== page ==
GCC countries stand out among the world’s top generators of food waste, according to a 2014 report released by the Environment Agency – Abu Dhabi. Generating more than 150 million tonnes of municipal waste per year, this statistic is expected to be on the upswing during the holy month of Ramadan.
Food waste in the UAE in any other month comprises 39% of an average household’s organic waste, but during Ramadan, according to estimates by Dubai Municipality, this ratio increases to roughly 55%, or 1,850 tonnes.
In Bahrain, food waste is expected to exceed 400 tonnes per day during the holy month, according to Bahrain’s Supreme Council for Environment Waste Disposal.
Most GCC countries face a dearth in arable land and fresh water sources, leading them to depend heavily on imported food staples to meet domestic food demand. Water and food security reign supreme in the region’s agenda, with the UAE, Bahrain, Qatar and Oman importing over 90% of their food requirements, and relying heavily on desalination for their potable water needs.
“The food import market is projected to reach $53.1bn by 2020, and the volatility in the prices of these basic commodities only fuels the need for us to seriously begin watching our waste. While the holy month of Ramadan focuses on introspection, community service and the expression of gratitude, the way in which many people place an emphasis on food can pose a problem,” according to Jeroen Vincent, averda chief operating officer (COO) in the GCC. “Food waste isn’t new, and it most definitely isn’t just an issue in the GCC, as it forms the third largest component of generated waste by weight globally. In fact, recent statistics show that one third of the global food supply, around 1.3 billion tonnes, is wasted every year,” he added.
The cause for concern does not arise solely because of the sheer magnitude of these numbers, but in the fact that food waste is almost always avoidable. Vincent continued, “High-income groups usually generate more food waste per capita-and this is primarily due to the mindset that there always needs to be enough to eat at iftar, even if most of the food ends up in the landfill.” “60% of solid waste in any given city is food, which is full of valuable nutrients that can be channeled or the region’s soil. We need to rethink this model and build a smarter system in our cities,” Vincent urged.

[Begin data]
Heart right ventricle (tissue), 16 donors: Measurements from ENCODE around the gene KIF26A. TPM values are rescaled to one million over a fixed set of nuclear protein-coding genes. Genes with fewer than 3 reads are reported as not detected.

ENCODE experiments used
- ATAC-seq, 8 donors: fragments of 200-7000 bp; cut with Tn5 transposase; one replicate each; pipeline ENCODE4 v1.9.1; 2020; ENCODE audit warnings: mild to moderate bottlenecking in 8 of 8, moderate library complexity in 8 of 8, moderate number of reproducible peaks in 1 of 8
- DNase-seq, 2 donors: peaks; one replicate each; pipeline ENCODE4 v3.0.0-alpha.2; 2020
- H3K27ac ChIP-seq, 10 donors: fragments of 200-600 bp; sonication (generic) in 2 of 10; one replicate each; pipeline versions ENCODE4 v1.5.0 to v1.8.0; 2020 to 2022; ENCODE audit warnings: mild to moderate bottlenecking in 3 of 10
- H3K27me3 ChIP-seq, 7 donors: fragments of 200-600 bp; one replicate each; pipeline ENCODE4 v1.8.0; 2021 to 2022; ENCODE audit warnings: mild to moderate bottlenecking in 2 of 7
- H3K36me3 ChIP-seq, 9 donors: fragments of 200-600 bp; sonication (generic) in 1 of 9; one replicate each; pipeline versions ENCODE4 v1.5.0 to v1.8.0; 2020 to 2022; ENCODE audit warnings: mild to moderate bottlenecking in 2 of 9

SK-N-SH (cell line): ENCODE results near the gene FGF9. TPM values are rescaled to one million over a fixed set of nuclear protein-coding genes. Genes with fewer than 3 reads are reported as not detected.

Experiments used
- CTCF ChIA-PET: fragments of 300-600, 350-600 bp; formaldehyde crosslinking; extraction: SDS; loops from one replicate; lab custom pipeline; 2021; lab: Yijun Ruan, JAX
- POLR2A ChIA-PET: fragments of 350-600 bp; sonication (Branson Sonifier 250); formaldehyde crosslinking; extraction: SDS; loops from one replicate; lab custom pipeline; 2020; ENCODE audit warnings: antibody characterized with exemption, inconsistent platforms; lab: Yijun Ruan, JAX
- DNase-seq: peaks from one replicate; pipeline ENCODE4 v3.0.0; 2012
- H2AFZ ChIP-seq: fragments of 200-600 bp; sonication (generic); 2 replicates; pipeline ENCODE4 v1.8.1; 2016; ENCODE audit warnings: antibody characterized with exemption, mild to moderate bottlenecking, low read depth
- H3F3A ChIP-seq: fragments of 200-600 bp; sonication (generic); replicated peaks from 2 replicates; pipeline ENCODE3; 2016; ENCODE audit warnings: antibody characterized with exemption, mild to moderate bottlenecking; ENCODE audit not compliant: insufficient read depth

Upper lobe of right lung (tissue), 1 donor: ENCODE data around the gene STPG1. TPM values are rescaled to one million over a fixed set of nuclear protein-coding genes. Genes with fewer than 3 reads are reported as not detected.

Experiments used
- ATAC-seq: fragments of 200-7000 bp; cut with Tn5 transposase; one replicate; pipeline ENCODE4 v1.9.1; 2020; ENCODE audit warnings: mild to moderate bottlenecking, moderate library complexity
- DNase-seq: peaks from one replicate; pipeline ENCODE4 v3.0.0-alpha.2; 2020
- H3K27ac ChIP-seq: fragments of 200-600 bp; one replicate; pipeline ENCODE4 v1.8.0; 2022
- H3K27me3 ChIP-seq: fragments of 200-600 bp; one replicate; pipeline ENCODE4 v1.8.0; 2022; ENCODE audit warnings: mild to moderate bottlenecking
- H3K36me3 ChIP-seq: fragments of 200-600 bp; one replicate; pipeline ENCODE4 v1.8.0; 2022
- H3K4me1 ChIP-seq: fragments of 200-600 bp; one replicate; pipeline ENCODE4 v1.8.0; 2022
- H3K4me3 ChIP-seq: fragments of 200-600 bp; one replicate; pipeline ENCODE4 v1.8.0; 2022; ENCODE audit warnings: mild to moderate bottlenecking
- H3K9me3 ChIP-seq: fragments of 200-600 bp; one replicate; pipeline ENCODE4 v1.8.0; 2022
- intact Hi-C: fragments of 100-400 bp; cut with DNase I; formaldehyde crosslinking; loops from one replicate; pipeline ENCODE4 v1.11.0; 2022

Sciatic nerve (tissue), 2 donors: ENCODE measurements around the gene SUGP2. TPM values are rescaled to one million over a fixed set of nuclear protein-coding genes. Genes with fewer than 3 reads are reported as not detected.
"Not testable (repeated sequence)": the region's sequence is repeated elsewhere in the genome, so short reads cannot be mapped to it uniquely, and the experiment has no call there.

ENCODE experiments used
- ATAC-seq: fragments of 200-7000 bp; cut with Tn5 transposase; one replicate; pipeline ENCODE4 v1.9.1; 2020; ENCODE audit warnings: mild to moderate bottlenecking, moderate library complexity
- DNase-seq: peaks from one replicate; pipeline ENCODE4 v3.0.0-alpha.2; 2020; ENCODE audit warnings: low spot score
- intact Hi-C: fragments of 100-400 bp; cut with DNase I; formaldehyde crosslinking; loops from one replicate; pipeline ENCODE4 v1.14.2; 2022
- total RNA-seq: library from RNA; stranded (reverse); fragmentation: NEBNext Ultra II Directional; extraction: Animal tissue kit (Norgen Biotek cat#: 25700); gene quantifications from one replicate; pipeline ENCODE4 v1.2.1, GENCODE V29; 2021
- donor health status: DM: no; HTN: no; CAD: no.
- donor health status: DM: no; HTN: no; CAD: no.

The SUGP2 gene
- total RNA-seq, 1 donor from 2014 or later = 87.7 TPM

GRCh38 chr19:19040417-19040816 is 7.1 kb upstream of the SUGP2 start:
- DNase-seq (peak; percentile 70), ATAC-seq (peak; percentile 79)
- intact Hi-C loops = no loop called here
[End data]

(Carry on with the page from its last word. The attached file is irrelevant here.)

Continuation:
As a leading global waste management company with a vested interest in the Middle East, averda is a strong proponent of the circular economic model, which produces virtually no waste, with raw materials being re-used and recycled continually within a closed loop. Seeing the merit in anaerobic digestion, a series of biological processes in which micoorganisms break down organic waste, producing biogas, averda has been promoting and encouraging the regional uptake of digester technologies.
“Awareness is half the battle. The way the public views food will need to be addressed in order to curb unnecessary waste. A range of anaerobic digestion technologies can convert municipal waste, industrial residuals, and other organic waste streams into biogas 24 hours a day, 7 days a week,” Vincent explained. “Digested solids can be separated, composted and recycled as fertiliser, which reduces the need for importing synthetic alternatives while driving down the cost of farming. This in itself opens up new avenues for sustainable and secure food streams in the Middle East,” Vincent added.